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Energy Update, May 27

May 31, 2016

In the States

IA – Governor Terry Branstad signed legislation to extend the state’s biodiesel incentives through 2024. The measure retains a state tax credit – two cents per gallon on the first 25 million gallons of production per biodiesel plant – that “helps keep Iowa’s 13 biodiesel producers competitive on a national scale.” The bill also extends a retailers’ credit, which encourages fuel retailers to sell higher blends of biodiesel. According to state officials, in 2015 Iowa’s biodiesel plants produced a record 242 million gallons of biodiesel, supporting at least 3,000 jobs and providing nearly $345 million in economic impact in the state. "We’re pleased to be here in Newton, which is the leader in biodiesel,” the governor said. “We’ve come a long way in the past 20 years, and we want to continue to have Iowa be a leader in renewables, be it ethanol, other biodiesels or wind energy.” Branstad signs bill to expand biodiesel incentives in NewtonThe Newton Daily News

MI – Governor Rick Snyder declared a state of energy emergency via executive order due to a potential shortage of gasoline in Michigan thanks to the shutdown of a Wisconsin fuel pipeline and a power outage at a Detroit refinery. The Governor’s order will allow vehicles transporting fuel “to spend more hours on the road to ensure fuels are available,” suspending state fuel transportation and hours-of-service regulations until June 6th.  The executive order, however, does not waive environmental rules. “We want to make sure the fuel Michiganders need for their travels to work, school or a long weekend trip is available,” Governor Snyder said. “This executive order will help ensure there are no artificial shortages of fuel impacting the state’s residents or visitors.” The last time Governor Snyder declared a statewide energy emergency was in July 2012. Snyder declares energy emergency over fuelThe Detroit News

MT – Governor Steve Bullock attended the ribbon-cutting of a new community solar energy project in the state’s southwestern Bitterroot Valley. The project, spearheaded by the nonprofit Ravalli Electric Cooperative, includes two sets of 88 solar panels that have already produced nearly 11,000 kilowatt-hours of energy since beginning operations in early April. “Today we are seeing a great example of forward-thinking leadership,” Governor Steve Bullock said. “As a result, not only are you meeting the expectations of your customers and harnessing home-grown energy from the sun, but you’ve put more Montanans to work in doing so – from the local electricians to the Montana company that fabricated the racks.” The Bitterroot Valley farm is the third community solar project in Montana, all of which are operated by electric cooperatives. Governor attends REC Valley Solar project ribbon cuttingThe Ravalli Republic News

UT – During his recent Energy Development Summit, Governor Gary Herbert announced that the state, in partnership with Alberta, Canada-based Crescent Point Energy, will begin exploring “the vast oil and natural gas deposits of Utah’s Uinta Basin” in the eastern part of the state. The plans include a potential 4,000-well oil and gas exploration project in the region, which already includes 300 horizontally drilled wells. Governor Herbert hopes the exploratory activities will help decrease the Uinta Basin’s high unemployment rate by providing long-term energy sector jobs, but concurrently noted the importance of diversify the region’s economy. The federal Bureau of Land Management is currently reviewing the project, which includes nearly 160,000 acres across two Utah counties. Crescent Point Energy is planning to invest at least $50 million this year in the Uinta Basin, according to their CEO Scott Saxberg. "The basin has not yet been developed through horizontal means, which has been very successful in other states in opening up plays that people didn't realize were as good,” Mr. Saxberg said. Energy summit details massive project planned for Uinta BasinThe Deseret News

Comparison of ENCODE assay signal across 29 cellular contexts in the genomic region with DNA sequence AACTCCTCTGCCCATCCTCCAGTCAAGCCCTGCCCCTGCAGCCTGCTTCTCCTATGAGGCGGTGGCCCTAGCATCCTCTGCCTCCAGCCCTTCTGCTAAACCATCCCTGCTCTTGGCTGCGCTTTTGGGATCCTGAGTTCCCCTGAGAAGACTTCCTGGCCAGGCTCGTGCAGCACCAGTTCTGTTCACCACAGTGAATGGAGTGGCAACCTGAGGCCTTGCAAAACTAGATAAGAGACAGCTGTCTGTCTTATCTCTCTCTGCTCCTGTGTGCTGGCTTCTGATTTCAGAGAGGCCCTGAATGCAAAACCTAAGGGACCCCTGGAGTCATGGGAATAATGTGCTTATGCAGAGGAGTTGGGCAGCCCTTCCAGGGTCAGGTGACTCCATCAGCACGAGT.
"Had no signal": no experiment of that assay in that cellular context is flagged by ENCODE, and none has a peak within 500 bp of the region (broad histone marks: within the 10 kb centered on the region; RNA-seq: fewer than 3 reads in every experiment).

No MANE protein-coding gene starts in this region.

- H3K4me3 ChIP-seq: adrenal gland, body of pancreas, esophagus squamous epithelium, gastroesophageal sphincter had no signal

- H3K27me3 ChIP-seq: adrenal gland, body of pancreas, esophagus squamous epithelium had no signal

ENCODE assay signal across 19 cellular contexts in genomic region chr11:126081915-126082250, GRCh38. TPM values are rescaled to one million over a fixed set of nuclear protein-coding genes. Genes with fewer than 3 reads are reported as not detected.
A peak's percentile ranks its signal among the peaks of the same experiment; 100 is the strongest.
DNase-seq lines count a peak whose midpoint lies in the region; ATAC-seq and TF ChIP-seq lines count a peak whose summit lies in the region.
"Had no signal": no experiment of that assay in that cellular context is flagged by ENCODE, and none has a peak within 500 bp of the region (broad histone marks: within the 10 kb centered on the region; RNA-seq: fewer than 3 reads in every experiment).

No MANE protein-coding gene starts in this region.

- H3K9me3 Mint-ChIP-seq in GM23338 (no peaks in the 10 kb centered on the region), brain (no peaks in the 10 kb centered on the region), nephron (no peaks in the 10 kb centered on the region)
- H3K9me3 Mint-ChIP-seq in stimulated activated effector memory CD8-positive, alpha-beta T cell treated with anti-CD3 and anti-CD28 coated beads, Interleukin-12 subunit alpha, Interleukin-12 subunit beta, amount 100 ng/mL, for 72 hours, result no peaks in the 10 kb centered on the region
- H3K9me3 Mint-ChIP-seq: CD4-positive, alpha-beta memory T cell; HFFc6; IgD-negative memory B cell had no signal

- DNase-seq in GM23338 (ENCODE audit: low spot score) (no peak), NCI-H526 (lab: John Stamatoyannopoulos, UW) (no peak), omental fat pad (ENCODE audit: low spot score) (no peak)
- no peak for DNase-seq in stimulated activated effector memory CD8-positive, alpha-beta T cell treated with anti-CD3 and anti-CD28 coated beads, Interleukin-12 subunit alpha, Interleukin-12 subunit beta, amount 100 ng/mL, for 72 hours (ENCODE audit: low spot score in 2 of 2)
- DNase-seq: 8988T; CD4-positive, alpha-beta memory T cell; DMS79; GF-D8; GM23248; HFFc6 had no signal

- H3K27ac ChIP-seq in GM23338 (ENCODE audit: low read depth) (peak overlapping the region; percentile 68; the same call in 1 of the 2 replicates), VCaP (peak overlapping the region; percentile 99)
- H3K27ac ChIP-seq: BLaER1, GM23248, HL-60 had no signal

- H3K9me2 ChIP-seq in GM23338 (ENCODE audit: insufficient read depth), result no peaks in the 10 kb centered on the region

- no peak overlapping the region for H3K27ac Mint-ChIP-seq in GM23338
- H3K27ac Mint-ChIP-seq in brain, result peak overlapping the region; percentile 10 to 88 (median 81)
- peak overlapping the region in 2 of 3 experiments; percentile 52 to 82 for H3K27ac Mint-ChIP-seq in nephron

Federal and Regional

The Department of Energy (DOE) is considered awarding a $40 million grant to a University of Maine-led coalition that aspires to develop a wind turbine project off Monhegan Island, a less-than-a-mile rocky outpost ten miles from the mainland. Called the New England Aqua Ventus I, the deep-water wind farm is one of three projects up for consideration by the DOE, which hopes to develop more offshore wind capacity since 80% of the nation’s power demand occurs in coastal states. Aqua Ventus was previously passed over for investment by the DOE in 2014, and if it is awarded federal grant money this year, it will still need close to $100 million in private investment to be completed. The project’s turbine hubs are expected to reach 350 feet above the water while the blades will extend to 600 feet. “The Aqua Ventus project represents a tremendous opportunity for the state to capitalize on our advanced and highly skilled workforce paired with our clean energy ambitions,” said Jeremy Payne, executive director of the Maine Renewable Energy Association. “This project brings together the best of all three worlds: economic growth and innovation; emission-free electricity; and Maine-made secure energy.” UMaine wind project back in running for major federal grantThe Portland Press Herald

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